Natanya Bravo: “Leadership development and training”

I find that women often bring a personalized understanding of the business world that is not often associated with traditional business models. We are taught supply and demand, but now more than ever, we have to see the consumer as the whole person they are and not just a demographic. This enables businesses to create […]

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I find that women often bring a personalized understanding of the business world that is not often associated with traditional business models. We are taught supply and demand, but now more than ever, we have to see the consumer as the whole person they are and not just a demographic. This enables businesses to create real connections and build relationships with their audiences that go beyond the transaction.


As a part of our series about “Why We Need More Women Founders”, I had the pleasure of interviewing Natanya Bravo.

Natanya is a WOC solopreneur turned CEO who left behind her successful career, hopped on a one-way flight to Paris, and created her dream life after realizing her true potential. She is a business coach and new mother who inspires women to grow a purpose driven business rooted in their passion.


Thank you so much for doing this with us! Before we dig in, our readers would like to get to know you a bit more. Can you tell us a bit about your “backstory”? What led you to this particular career path?

I started on the traditional corporate path right after college. I spent 10 years working within the media and entertainment industry, focusing on integrated brand marketing for consumer brands and media entities. It was a fun and fast-paced career that had me on a plane every 3–4 days for brand campaigns at big events like Fashion Week, The Grammys, Coachella, SuperBowl, essentially every tentpole entertainment event.

By the time I was 26, I’d attained what society often equates to success — a six-figure salary, owner of an investment property, and on track to become a C-level executive by my thirties. The problem was while checking all the boxes, I heard my inner voice telling me loud and clearly that this career path was not what I am meant to do forever. I was good at my job, but I was not passionate about the work.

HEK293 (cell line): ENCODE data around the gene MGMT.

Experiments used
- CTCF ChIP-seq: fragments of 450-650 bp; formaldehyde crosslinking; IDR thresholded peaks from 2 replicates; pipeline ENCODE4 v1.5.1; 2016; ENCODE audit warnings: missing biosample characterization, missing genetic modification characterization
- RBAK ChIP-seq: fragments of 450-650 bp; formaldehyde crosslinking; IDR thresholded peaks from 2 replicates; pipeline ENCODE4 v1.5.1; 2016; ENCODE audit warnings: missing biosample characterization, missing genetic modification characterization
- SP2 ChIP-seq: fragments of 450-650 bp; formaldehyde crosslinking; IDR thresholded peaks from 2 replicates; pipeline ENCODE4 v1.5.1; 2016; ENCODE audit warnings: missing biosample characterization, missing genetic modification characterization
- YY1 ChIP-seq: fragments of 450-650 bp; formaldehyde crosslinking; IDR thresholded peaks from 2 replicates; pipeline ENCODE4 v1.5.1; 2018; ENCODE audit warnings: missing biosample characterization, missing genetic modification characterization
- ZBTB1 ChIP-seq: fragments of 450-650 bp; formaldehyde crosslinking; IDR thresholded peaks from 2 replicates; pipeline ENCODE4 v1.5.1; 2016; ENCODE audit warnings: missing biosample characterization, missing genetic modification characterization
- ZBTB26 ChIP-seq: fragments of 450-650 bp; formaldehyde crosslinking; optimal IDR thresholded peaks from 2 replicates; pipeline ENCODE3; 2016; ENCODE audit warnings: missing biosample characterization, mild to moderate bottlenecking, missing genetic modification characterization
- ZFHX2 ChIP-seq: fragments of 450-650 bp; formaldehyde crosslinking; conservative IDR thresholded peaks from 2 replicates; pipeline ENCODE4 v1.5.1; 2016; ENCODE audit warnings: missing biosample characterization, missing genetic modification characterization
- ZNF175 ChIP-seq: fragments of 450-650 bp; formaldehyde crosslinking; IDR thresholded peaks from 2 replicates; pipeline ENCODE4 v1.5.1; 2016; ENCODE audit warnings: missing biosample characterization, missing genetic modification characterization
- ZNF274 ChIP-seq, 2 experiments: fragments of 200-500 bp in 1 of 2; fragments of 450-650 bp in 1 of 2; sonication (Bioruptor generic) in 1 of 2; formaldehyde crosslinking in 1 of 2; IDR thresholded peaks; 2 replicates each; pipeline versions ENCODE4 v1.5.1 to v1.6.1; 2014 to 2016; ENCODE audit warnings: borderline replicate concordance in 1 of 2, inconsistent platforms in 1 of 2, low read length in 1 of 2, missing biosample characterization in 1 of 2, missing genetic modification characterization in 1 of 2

I had no clue what would actually light me up, but I knew that I wanted to do more meaningful work that helped others directly. In 2016, I started on a self-discovery journey to uncover what I wanted my life to look like. That ultimately led me to what I like to call my own Eat, Pray, Love journey around Europe and reigniting a dream I’d written in my journal while in high school to create a platform that empowers others to realize and actualize their full potential. While spending two weeks in Paris, a city I have always loved, I started to play with the idea of living in Paris for a while. It seemed far-fetched, but I felt an inner joy and excitement every time I would think about it.

A few months after my trip, a friend of mine asked me, “What’s something you’ve always wanted to do that you’ve never said out loud?”. Without hesitation, I blurted out, “I’ve always wanted to move to Paris!”. It was the first time I’d ever said it out loud, and while terrifying, that conversation planted the seed. Six months later, I quit my job and booked a one-way flight to Paris.

I didn’t know anyone, didn’t speak the language, and had no clue how long I would stay or what I would do there. During this time, I decided to share my journey of creating a life of purpose via my newly created Instagram @TheBravoLife. In doing so, women worldwide began to follow my journey and share their stories with me. I quickly realized a deep desire for many women to create communities, services, and platforms to empower each other.

As I shared my story and background with my growing audience, more and more women asked for advice and support on how to start and grow a business and want to connect in person. That is how our first retreat, The Bravo Life Experience, was created — responding to a clear need and demand. During this time of building and growing The Bravo Life from a brand to a business, I realized that I could easily transition the marketing skill set I’d developed, incorporate and use it for good by empowering these women with strategies and support to create their own businesses. Since then, I’ve worked with almost 700 women through our group and private coaching programs.

Can you share the most interesting story that happened to you since you began your career?

For 10 years, I led global brand marketing campaigns in the entertainment and media industry for Fortune 500 brands. Between the stress of traveling and my anxiety from working in NYC and LA, I realized I needed to enhance my way of life. I decided to create a new life for myself and booked a one-way ticket to Paris, and that one-way ticket was the catalyst that formed this 7 figure empire.

Can you share a story about the funniest mistake you made when you were first starting? Can you tell us what lesson you learned from that?

The beauty of entrepreneurship is that there are many mistakes, and anyone who tells you otherwise is probably lying to you. Growth can only happen from mistakes and failure — which is something I actually look forward to.

When first starting my business, I thought that I had to work a million hours to have a successful business. I thought I had to run myself in the ground to build a 7 figure business — I just needed systems, a team, and lead as the CEO.

Now looking back, thinking that I had to do all the things was the funniest mistake. It actually turned out to be one of the biggest learning lessons of my entrepreneurial journey.

None of us are able to achieve success without some help along the way. Is there a particular person who you are grateful towards who helped get you to where you are? Can you share a story about that?